Super User is a question and answer site for computer enthusiasts and power users. Join them; it only takes a minute:

Sign up
Here's how it works:
  1. Anybody can ask a question
  2. Anybody can answer
  3. The best answers are voted up and rise to the top

I have a task in Task Scheduler to run a batch file that resides on a local hard drive.

The batch file simply runs XCopy to copy files from a mapped drive to a folder on the local drive.

When the batch file is run from the command line, it functions perfectly.

When it's run from Task Scheduler, the XCopy command displays the error:

Invalid drive specification

If it matters, the drive is a NAS and is mapped to the computer using local credentials from the NAS (there is no active directory in the network).

share|improve this question
up vote 4 down vote accepted

I've seen this behavior before when trying to backup to a mapped NAS. I don't know why, but it needs a "nudge" to remember that X: drive is mapped to \myserver\myfolder.

Manually, this can be solved by accessing the target folder. Once you "touch" X:, Windows "remembers" it's there. Programmatically (i.e. from batch), you can either try accessing the mapped folder, or maybe even remapping it (using the net command) in the batch, before the XCopy command.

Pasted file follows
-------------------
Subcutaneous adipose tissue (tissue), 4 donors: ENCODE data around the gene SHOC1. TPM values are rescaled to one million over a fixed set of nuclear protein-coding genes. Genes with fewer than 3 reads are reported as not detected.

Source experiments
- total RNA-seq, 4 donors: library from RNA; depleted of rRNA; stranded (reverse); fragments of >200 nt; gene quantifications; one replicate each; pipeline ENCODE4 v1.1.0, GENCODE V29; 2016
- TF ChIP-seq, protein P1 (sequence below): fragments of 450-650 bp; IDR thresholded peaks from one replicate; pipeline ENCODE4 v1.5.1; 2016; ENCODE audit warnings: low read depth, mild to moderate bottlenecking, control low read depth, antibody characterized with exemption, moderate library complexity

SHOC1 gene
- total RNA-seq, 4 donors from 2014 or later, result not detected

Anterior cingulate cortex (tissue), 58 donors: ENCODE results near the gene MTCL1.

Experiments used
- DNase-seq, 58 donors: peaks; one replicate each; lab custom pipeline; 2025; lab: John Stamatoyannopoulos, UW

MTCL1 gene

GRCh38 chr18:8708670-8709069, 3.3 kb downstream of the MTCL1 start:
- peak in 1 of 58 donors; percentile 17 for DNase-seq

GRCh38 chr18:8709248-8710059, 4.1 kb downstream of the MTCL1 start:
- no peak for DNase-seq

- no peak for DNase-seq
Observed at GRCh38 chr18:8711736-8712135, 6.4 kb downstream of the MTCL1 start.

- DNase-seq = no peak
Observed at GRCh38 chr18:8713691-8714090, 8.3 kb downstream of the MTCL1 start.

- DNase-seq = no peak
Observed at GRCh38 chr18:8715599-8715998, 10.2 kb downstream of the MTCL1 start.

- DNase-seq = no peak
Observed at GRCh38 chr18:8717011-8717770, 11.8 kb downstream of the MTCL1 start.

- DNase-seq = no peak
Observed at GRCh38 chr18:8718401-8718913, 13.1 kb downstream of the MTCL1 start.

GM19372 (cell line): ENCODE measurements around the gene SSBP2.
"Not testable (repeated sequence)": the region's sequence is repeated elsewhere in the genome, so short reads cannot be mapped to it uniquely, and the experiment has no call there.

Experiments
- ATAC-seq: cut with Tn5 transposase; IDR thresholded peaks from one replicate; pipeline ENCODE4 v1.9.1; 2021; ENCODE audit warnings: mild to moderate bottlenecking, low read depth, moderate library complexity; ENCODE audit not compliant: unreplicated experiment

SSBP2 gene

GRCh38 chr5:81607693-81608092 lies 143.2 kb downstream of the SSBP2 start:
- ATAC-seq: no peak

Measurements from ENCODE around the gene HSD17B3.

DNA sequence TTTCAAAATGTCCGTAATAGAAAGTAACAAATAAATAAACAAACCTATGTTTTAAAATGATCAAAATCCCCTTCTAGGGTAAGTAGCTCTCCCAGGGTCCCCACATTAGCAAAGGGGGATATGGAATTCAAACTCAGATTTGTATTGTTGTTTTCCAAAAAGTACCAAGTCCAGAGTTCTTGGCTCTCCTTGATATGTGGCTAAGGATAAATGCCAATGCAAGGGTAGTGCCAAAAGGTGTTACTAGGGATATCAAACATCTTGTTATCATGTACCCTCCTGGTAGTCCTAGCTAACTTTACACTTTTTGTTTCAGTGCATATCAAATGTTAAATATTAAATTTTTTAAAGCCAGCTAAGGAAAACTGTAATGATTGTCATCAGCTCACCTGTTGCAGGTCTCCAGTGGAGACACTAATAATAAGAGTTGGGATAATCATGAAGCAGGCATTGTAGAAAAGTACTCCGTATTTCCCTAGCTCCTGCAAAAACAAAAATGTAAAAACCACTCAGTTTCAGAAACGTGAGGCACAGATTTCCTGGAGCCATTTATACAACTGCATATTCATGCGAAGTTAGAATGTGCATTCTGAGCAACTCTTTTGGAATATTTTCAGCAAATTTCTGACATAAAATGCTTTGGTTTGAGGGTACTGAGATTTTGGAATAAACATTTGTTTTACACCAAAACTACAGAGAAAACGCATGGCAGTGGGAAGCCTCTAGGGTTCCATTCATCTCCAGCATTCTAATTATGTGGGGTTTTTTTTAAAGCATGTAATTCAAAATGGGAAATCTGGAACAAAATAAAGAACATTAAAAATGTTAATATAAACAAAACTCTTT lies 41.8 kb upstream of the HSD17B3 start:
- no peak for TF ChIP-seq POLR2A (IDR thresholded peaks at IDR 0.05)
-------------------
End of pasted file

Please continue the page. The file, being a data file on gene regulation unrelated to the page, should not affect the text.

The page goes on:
share|improve this answer
4  
I tried several different ways of nudging. Finally issuing net use F: \\Server\Path (without re-supplying any credentials) did the trick. – Eric J. Feb 9 '12 at 19:37

This answer comes very late, but I found another way to circumvent the problem. It seems to be caused by a different context when running from a scheduled task (even if Run with highest privileges is selected), rather then from an elevated prompt.

Configure the EnableLinkedConnections registry value. This value enables Windows Vista and Windows 7 to share network connections between the filtered access token and the full administrator access token for a member of the Administrators group. After you configure this registry value, LSA checks whether there is another access token that is associated with the current user session if a network resource is mapped to an access token. If LSA determines that there is a linked access token, it adds the network share to the linked location.

  1. Start regedit
  2. Locate and then right-click the registry subkey HKEY_LOCAL_MACHINE\SOFTWARE\Microsoft\Windows\CurrentVersion\Policies\System.
  3. Point to New, and then click DWORD Value.
  4. Type EnableLinkedConnections, and then press ENTER.
  5. Right-click EnableLinkedConnections, and then click Modify.
  6. In the Value data box, type 1, and then click OK.
  7. Exit Registry Editor, and then restart the computer.

Reference is here.

share|improve this answer

You must log in to answer this question.

Not the answer you're looking for? Browse other questions tagged .